Being able to afford a modest two-bedroom apartment in Bangor requires nearly 6 percent more income than it did last year, according to a national study released this week.
That’s a tough ask in an area where 38 percent of households were renters from 2017 to 2021. The gap between rent and income is growing across Maine, with all major metropolitan areas showing more expensive rents and the higher salaries needed to afford them, according to a National Low Income Housing Coalition study released Wednesday.
This problem is even more pronounced in Portland, where a majority of voters rejected a referendum Tuesday that would have removed a 5 percent cap on rent rises when an apartment is vacated, reflecting the statewide high demand for apartments and rising costs for them.
MaineHousing has estimated the state is up to 25,000 units short of affordable homes and apartments. The state is working toward a goal of having 1,000 affordable housing units produced every year, but it will take time to close the gap.
Here are some of the numbers from the coalition’s study showing the challenges renters face in Maine.
That’s where Maine ranks nationally among the highest wages needed to afford a modest two-bedroom apartment. Renters would need to make $24.73 per hour, while minimum-wage earners would have to work 72 hours weekly. Maine ranks between Georgia at 23rd and Illinois at 25th.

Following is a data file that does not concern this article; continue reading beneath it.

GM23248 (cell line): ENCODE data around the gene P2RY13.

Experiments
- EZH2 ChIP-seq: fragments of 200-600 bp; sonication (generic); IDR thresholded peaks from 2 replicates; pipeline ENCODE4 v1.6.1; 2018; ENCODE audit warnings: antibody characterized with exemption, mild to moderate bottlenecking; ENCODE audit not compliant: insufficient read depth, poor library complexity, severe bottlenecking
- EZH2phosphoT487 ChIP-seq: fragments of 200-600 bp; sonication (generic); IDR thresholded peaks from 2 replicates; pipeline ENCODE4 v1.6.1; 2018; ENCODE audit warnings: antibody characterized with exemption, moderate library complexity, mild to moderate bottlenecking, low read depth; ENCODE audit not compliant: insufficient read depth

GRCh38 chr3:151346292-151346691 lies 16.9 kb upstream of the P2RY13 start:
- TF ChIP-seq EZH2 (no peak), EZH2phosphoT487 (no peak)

Compared with the other five New England states, Maine is still the most affordable. Massachusetts ranked third nationally and required the highest earnings of $41.64 per hour or 111 hours of work weekly at minimum wage. Connecticut was 9th, New Hampshire 13th, Rhode Island 16th, and Vermont 20th.
The price rise in the past year for a two-bedroom, fair-market-rate apartment going for $1,286 monthly on average across Maine.
An equal bump in earnings would be needed to afford it, assuming that 30 percent of income is spent on housing. Maine’s minimum wage is $13.80 per hour and the average wage for a renter is $16.76, far below the $24.73 needed to truly afford that apartment.
That’s the size of the additional income needed over last this year to afford a two-bedroom apartment in Bangor, or $46,640.
Those wanting to live in greater Portland, the state’s largest and most expensive metropolitan area where apartment shortages sparked the state’s first rent bidding war, would have to earn $5,520 more, or $74,360.
In the Lewiston-Auburn area, prospective renters would need to earn $2,440 more, or $42,300. Even the lowest income needed among Maine’s 16 counties, in Aroostook, would need to rise $2,400 annually to $33,640.
Assuming you must set aside one-third of earnings for housing, this is the median hourly wage needed for a one-bedroom apartment in Maine. That is far higher than the $14.71 that cashiers make on average, and higher than wait staff make at $17.95.
The median hourly wage needed for a two-bedroom apartment in Maine using one-third of earnings for housing is $24.73. Carpenters making an average of $24.86 could afford that, as could secondary school teachers making $30.54 on average and registered nurses making an average of $38.80.